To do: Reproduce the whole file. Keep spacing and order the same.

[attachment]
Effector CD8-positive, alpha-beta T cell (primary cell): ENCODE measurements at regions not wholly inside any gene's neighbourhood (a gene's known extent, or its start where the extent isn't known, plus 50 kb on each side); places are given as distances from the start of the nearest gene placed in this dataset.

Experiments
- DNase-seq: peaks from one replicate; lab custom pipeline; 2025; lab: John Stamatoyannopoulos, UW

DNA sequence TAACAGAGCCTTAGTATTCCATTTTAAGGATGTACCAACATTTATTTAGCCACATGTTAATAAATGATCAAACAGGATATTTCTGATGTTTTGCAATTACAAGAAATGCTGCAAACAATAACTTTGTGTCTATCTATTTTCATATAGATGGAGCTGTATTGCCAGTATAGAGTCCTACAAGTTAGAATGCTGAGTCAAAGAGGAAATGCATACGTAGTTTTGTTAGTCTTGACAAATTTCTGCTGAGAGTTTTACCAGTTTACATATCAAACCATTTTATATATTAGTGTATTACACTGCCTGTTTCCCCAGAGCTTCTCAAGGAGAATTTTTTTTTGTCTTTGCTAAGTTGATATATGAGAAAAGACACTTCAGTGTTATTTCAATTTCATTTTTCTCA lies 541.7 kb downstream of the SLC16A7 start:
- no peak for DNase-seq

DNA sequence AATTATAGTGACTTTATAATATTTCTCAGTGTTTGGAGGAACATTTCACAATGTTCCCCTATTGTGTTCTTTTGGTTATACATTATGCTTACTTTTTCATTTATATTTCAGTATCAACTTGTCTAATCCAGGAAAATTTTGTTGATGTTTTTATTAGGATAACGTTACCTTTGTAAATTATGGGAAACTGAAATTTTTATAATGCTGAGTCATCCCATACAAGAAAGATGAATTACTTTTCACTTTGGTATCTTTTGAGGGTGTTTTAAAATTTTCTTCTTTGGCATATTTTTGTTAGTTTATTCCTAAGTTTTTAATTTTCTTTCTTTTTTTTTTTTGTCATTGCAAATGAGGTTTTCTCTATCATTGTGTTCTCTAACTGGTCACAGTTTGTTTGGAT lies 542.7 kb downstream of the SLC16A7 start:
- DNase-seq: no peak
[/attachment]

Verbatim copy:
Effector CD8-positive, alpha-beta T cell (primary cell): ENCODE measurements at regions not wholly inside any gene's neighbourhood (a gene's known extent, or its start where the extent isn't known, plus 50 kb on each side); places are given as distances from the start of the nearest gene placed in this dataset.

Experiments
- DNase-seq: peaks from one replicate; lab custom pipeline; 2025; lab: John Stamatoyannopoulos, UW

DNA sequence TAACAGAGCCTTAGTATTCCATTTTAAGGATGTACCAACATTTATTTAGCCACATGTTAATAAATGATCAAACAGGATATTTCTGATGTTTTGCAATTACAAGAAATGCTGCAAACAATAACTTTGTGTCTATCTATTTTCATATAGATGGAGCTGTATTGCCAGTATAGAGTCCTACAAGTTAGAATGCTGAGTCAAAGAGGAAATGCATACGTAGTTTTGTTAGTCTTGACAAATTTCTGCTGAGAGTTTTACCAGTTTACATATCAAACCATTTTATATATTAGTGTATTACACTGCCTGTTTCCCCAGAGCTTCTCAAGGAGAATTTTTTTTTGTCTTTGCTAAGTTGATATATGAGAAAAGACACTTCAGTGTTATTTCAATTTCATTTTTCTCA lies 541.7 kb downstream of the SLC16A7 start:
- no peak for DNase-seq

DNA sequence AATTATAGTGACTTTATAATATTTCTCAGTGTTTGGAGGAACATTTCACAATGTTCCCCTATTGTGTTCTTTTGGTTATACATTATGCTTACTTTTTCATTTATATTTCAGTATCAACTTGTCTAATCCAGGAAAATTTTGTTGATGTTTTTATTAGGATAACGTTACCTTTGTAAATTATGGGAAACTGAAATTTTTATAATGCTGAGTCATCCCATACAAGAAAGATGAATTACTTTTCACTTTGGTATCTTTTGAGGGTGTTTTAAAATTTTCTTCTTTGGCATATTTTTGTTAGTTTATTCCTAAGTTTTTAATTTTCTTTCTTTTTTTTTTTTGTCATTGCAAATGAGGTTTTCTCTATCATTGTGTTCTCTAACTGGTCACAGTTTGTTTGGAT lies 542.7 kb downstream of the SLC16A7 start:
- DNase-seq: no peak